Recognize and accept your own feelings
It's natural to have strong feelings if a friend has been assaulted, but your anger and your reactions shouldn't interfere with supporting your friend. You might have different feelings or feel differently about your friend's choices but this isn't about you. Do take care of yourself and seek support if you need it. As a student, you may seek the counseling services available to you, as well.
Communicate compassion and support
Don't interrogate your friend about what happened, just be available to talk if your friend wishes. Your role is not to be a detective, therapist, or a judge; it is to be a support.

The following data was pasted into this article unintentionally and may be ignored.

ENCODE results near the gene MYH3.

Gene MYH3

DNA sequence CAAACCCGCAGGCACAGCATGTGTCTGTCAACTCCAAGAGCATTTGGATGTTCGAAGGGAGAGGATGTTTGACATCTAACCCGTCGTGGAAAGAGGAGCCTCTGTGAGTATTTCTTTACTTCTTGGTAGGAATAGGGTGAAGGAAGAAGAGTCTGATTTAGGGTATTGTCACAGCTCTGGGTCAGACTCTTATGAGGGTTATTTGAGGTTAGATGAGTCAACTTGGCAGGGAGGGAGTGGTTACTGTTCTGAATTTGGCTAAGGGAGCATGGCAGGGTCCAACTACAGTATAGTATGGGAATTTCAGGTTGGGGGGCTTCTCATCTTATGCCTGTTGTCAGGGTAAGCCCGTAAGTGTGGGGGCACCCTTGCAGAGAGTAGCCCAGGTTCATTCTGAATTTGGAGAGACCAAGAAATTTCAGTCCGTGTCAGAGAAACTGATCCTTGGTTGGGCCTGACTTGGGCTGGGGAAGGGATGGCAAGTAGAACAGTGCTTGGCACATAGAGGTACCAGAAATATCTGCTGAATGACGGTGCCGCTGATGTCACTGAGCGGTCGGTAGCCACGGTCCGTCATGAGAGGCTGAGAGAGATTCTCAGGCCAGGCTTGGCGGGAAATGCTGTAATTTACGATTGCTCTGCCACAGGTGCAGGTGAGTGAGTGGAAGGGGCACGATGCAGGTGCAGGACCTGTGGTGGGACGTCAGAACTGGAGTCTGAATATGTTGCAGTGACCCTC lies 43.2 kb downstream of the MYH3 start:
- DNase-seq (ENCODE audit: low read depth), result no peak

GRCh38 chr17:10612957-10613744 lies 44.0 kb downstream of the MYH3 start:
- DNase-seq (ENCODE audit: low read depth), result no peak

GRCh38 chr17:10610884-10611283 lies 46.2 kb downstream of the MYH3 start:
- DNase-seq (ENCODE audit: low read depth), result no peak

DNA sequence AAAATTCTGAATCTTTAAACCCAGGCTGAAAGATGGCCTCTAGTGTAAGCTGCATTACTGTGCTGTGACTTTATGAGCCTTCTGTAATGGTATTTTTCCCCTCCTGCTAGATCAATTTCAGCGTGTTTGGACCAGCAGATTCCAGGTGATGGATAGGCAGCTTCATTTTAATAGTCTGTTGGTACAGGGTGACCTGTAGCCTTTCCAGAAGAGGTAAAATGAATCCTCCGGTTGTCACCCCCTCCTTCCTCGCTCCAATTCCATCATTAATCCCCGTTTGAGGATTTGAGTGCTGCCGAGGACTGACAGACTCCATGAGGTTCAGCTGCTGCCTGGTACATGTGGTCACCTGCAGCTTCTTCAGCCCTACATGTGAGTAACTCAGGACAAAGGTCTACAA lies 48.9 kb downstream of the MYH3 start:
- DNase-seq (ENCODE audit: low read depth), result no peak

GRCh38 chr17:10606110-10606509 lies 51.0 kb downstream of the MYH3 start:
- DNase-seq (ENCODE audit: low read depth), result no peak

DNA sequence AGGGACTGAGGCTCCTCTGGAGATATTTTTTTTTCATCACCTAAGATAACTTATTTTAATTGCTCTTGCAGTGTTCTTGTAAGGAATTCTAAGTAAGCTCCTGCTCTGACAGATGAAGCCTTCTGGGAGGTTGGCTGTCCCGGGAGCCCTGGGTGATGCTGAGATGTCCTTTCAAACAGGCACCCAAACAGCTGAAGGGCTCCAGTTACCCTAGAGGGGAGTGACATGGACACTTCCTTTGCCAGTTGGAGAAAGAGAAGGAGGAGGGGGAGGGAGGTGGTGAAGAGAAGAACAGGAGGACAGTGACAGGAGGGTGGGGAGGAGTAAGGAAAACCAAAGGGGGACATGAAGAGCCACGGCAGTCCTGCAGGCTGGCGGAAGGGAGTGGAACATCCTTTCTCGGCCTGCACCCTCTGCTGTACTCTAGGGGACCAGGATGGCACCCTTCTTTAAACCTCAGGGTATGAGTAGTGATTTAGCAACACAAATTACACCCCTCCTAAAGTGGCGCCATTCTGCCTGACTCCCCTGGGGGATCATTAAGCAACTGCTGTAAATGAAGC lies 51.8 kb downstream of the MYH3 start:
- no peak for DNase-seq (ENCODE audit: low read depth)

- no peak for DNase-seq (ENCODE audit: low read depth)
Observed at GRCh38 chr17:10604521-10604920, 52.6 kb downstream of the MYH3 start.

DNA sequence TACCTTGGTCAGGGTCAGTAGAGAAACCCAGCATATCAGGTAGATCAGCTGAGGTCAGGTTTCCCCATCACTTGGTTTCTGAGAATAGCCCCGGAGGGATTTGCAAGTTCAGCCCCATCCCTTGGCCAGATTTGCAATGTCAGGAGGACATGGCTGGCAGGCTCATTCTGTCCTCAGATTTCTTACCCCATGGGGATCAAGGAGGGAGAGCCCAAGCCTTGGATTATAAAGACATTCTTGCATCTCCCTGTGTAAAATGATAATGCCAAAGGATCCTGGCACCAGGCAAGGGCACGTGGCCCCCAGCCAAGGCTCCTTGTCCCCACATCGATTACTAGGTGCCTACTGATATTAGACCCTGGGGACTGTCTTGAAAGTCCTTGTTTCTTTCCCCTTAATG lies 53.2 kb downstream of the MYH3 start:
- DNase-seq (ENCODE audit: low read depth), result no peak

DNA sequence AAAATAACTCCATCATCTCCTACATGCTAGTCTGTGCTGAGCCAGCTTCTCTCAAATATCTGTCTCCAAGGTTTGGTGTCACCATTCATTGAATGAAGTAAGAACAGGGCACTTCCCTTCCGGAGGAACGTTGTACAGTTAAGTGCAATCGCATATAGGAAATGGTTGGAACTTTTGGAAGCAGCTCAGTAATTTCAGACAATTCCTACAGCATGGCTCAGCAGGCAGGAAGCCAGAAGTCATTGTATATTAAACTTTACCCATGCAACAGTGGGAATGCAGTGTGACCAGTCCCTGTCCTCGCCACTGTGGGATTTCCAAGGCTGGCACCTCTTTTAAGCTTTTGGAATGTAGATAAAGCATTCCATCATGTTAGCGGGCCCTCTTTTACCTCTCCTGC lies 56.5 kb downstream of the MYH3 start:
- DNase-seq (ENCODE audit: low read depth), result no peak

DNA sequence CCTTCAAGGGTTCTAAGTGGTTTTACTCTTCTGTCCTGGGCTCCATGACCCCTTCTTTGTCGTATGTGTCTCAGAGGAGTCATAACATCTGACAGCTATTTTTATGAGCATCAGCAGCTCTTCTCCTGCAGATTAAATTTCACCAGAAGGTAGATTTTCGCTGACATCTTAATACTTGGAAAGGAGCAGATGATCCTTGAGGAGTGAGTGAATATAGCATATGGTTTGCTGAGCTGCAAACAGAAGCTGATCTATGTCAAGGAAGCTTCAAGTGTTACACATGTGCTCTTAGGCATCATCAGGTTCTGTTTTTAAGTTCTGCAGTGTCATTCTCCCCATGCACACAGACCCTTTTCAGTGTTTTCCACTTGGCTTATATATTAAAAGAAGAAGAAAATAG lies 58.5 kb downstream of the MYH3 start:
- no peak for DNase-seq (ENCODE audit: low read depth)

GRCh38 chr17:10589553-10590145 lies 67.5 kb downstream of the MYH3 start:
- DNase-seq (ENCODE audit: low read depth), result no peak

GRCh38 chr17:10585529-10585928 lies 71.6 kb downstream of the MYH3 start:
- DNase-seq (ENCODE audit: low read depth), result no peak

Survivors of sexual assault temporarily lose control over their life and body. It is important that their decisions are respected now, even if you disagree with their choices. Your friend may make different decisions than you would make and that is their right. Don't use pressure or guilt to coerce them into taking action.
If you are an intimate partner...
Don't pressure your partner to resume sexual activity before they're ready, but don't withdraw physically either. Understand that their responses and desires may be different (for a while) and this is not about you. Be open, receptive, patient, and emotionally available to your partner.
Learn about supportive resources on campus and in the community
Hofstra University Student Counseling Services provides psychological counseling to discuss emotional difficulties or personal concerns. Students can also be introduced to resources that offer specialized or additional services in the community.
Share a copy of this information with your friend!